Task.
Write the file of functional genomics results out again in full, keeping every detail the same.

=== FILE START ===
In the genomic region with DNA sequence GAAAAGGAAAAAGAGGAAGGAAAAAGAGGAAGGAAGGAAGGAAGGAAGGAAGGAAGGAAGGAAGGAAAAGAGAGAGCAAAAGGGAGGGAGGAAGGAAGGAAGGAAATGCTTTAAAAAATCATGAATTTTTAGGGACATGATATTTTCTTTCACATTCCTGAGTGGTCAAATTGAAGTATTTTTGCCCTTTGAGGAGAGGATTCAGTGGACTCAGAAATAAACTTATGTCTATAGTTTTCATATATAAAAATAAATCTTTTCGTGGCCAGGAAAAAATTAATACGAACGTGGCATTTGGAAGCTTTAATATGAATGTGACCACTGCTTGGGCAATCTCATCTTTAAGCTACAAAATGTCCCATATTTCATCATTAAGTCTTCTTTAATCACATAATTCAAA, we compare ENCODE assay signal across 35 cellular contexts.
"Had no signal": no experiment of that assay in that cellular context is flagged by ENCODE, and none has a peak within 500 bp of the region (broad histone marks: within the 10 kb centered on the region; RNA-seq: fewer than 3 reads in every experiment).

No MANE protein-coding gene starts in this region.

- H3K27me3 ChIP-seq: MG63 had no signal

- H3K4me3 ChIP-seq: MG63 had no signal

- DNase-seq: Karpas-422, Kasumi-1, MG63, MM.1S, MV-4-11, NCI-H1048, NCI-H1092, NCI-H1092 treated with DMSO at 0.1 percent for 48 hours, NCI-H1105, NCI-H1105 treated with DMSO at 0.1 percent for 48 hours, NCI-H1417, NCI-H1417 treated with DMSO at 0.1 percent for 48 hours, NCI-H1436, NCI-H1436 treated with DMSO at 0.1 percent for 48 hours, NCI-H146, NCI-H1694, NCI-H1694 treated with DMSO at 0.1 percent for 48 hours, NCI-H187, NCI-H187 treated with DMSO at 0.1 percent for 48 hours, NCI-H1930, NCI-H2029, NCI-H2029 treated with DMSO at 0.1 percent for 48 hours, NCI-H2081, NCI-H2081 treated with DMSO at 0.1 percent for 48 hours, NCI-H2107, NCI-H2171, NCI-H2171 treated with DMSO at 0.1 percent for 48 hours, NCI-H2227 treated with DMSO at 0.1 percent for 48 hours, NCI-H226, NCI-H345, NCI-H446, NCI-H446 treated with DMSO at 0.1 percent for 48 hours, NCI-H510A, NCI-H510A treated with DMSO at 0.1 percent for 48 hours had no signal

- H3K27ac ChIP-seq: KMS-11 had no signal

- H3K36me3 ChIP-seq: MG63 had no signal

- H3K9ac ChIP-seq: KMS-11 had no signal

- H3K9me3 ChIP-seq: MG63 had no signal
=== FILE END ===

In the genomic region with DNA sequence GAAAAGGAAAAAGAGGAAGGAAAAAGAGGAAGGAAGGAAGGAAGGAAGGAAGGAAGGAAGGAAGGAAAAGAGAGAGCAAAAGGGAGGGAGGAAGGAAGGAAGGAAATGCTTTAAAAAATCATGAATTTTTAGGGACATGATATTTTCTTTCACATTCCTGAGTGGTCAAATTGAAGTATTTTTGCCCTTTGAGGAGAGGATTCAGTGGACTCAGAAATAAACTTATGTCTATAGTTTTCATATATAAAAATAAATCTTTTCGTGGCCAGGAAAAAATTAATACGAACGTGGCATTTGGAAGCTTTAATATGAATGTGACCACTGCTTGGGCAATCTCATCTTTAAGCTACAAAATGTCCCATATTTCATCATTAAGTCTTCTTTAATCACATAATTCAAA, we compare ENCODE assay signal across 35 cellular contexts.
"Had no signal": no experiment of that assay in that cellular context is flagged by ENCODE, and none has a peak within 500 bp of the region (broad histone marks: within the 10 kb centered on the region; RNA-seq: fewer than 3 reads in every experiment).

No MANE protein-coding gene starts in this region.

- H3K27me3 ChIP-seq: MG63 had no signal

- H3K4me3 ChIP-seq: MG63 had no signal

- DNase-seq: Karpas-422, Kasumi-1, MG63, MM.1S, MV-4-11, NCI-H1048, NCI-H1092, NCI-H1092 treated with DMSO at 0.1 percent for 48 hours, NCI-H1105, NCI-H1105 treated with DMSO at 0.1 percent for 48 hours, NCI-H1417, NCI-H1417 treated with DMSO at 0.1 percent for 48 hours, NCI-H1436, NCI-H1436 treated with DMSO at 0.1 percent for 48 hours, NCI-H146, NCI-H1694, NCI-H1694 treated with DMSO at 0.1 percent for 48 hours, NCI-H187, NCI-H187 treated with DMSO at 0.1 percent for 48 hours, NCI-H1930, NCI-H2029, NCI-H2029 treated with DMSO at 0.1 percent for 48 hours, NCI-H2081, NCI-H2081 treated with DMSO at 0.1 percent for 48 hours, NCI-H2107, NCI-H2171, NCI-H2171 treated with DMSO at 0.1 percent for 48 hours, NCI-H2227 treated with DMSO at 0.1 percent for 48 hours, NCI-H226, NCI-H345, NCI-H446, NCI-H446 treated with DMSO at 0.1 percent for 48 hours, NCI-H510A, NCI-H510A treated with DMSO at 0.1 percent for 48 hours had no signal

- H3K27ac ChIP-seq: KMS-11 had no signal

- H3K36me3 ChIP-seq: MG63 had no signal

- H3K9ac ChIP-seq: KMS-11 had no signal

- H3K9me3 ChIP-seq: MG63 had no signal